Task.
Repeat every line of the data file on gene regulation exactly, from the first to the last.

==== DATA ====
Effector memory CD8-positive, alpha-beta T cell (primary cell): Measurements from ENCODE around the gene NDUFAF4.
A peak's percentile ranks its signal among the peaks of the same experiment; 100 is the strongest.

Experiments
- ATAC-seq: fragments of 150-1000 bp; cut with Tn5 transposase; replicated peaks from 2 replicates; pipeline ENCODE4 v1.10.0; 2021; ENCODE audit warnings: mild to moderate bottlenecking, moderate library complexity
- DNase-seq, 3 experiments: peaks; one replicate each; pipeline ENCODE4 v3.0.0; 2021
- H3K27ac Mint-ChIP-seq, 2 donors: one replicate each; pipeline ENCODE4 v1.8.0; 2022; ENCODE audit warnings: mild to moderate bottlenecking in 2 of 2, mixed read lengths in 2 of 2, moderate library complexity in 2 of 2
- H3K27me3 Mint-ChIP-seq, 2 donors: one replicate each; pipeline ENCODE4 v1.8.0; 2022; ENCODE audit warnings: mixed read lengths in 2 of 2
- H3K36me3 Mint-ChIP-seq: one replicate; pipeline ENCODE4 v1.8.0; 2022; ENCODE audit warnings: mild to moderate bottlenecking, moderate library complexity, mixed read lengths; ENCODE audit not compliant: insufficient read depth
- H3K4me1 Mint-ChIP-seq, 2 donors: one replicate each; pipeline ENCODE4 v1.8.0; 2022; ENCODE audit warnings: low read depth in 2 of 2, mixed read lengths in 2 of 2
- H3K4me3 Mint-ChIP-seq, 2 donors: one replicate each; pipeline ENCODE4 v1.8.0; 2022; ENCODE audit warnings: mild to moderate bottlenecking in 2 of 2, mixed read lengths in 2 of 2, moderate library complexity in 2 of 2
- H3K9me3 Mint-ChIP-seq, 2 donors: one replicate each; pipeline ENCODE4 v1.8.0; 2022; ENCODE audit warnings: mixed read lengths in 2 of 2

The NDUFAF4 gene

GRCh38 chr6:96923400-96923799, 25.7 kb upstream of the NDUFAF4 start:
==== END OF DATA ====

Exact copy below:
Effector memory CD8-positive, alpha-beta T cell (primary cell): Measurements from ENCODE around the gene NDUFAF4.
A peak's percentile ranks its signal among the peaks of the same experiment; 100 is the strongest.

Experiments
- ATAC-seq: fragments of 150-1000 bp; cut with Tn5 transposase; replicated peaks from 2 replicates; pipeline ENCODE4 v1.10.0; 2021; ENCODE audit warnings: mild to moderate bottlenecking, moderate library complexity
- DNase-seq, 3 experiments: peaks; one replicate each; pipeline ENCODE4 v3.0.0; 2021
- H3K27ac Mint-ChIP-seq, 2 donors: one replicate each; pipeline ENCODE4 v1.8.0; 2022; ENCODE audit warnings: mild to moderate bottlenecking in 2 of 2, mixed read lengths in 2 of 2, moderate library complexity in 2 of 2
- H3K27me3 Mint-ChIP-seq, 2 donors: one replicate each; pipeline ENCODE4 v1.8.0; 2022; ENCODE audit warnings: mixed read lengths in 2 of 2
- H3K36me3 Mint-ChIP-seq: one replicate; pipeline ENCODE4 v1.8.0; 2022; ENCODE audit warnings: mild to moderate bottlenecking, moderate library complexity, mixed read lengths; ENCODE audit not compliant: insufficient read depth
- H3K4me1 Mint-ChIP-seq, 2 donors: one replicate each; pipeline ENCODE4 v1.8.0; 2022; ENCODE audit warnings: low read depth in 2 of 2, mixed read lengths in 2 of 2
- H3K4me3 Mint-ChIP-seq, 2 donors: one replicate each; pipeline ENCODE4 v1.8.0; 2022; ENCODE audit warnings: mild to moderate bottlenecking in 2 of 2, mixed read lengths in 2 of 2, moderate library complexity in 2 of 2
- H3K9me3 Mint-ChIP-seq, 2 donors: one replicate each; pipeline ENCODE4 v1.8.0; 2022; ENCODE audit warnings: mixed read lengths in 2 of 2

The NDUFAF4 gene

GRCh38 chr6:96923400-96923799, 25.7 kb upstream of the NDUFAF4 start: